We are now witnessing one of the largest migrations in human history. As more and more people move out of rural areas and into cities, new challenges are emerging that need to be addressed, from sustainability to social equity.
Sarah Burch, professor of geography and environmental management at the University of Waterloo, envisions the sustainable cities of the future.
Improving the way cities are structured is key to quality of life for the growing number of people that live in them. As population densities increase, people will likely also live closer to the places where they work and play. Mass and rapid transit will become increasingly important, as well as active modes of transportation, like walking and cycling.
Far from a concrete jungle, Burch believes that natural systems will play an important role in making cities resilient and liveable. Their creative integration could solve many infrastructure problems, all while making cities more desirable.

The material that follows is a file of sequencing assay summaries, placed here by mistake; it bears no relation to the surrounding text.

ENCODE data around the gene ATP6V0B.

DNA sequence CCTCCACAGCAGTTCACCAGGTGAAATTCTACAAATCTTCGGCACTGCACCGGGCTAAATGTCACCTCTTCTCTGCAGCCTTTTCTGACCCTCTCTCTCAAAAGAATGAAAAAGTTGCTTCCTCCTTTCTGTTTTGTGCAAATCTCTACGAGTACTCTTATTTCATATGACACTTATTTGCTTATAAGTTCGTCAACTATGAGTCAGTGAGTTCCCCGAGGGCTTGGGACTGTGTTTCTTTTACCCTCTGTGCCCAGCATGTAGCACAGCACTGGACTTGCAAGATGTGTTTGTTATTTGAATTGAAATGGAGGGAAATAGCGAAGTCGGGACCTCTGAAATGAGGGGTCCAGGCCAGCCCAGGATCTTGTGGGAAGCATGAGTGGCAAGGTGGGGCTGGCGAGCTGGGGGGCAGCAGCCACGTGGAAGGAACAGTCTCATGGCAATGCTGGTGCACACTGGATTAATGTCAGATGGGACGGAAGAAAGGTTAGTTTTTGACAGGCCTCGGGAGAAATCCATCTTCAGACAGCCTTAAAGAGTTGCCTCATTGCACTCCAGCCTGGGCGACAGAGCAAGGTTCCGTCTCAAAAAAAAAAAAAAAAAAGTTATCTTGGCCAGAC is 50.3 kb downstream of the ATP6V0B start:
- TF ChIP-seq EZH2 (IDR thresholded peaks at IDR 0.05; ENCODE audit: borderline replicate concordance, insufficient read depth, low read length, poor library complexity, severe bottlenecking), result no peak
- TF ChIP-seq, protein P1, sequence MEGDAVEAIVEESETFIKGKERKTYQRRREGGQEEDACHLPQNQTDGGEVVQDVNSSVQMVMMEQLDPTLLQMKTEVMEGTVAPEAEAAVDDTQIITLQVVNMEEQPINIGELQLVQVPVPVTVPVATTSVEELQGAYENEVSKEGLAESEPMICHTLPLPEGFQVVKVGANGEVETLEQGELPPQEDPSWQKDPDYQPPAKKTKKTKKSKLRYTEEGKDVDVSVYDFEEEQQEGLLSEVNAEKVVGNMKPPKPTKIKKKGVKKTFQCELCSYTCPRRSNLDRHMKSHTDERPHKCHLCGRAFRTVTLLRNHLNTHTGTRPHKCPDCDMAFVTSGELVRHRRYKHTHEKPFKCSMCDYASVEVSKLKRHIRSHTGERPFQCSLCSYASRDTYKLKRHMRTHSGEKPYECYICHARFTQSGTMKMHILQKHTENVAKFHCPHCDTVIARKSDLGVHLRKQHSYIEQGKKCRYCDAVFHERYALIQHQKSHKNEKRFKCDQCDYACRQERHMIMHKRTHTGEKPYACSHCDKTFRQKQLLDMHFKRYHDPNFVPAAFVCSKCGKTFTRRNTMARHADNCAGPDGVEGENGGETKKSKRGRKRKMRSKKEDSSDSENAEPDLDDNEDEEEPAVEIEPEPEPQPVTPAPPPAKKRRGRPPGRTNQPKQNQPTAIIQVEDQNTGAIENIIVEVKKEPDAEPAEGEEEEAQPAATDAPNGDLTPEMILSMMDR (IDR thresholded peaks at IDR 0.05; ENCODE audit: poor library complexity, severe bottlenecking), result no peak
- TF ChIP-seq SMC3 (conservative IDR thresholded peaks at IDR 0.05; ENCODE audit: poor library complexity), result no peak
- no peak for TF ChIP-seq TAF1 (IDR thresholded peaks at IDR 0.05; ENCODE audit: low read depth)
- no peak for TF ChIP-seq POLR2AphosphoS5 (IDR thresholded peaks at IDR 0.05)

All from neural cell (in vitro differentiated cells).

“For instance, we can use wetlands to purify water, to protect the city from storms or floods, to create recreational opportunities, beautiful places where people can cycle and play, and do all of those things at the same time, instead of building a wall to keep out a flood or expanding our sewer system to purify water,” says Burch.
While this may sound like a technical challenge, Burch insists that the technologies needed for renewable energy and transportation are already here. The larger challenges are social and political. Finding synergies between the economy and the environment, and ways to protect both at once, will be key to the implementation of sustainable technologies.
In a way, bringing a bit of the country to the city might help fill the needs of cities of the future.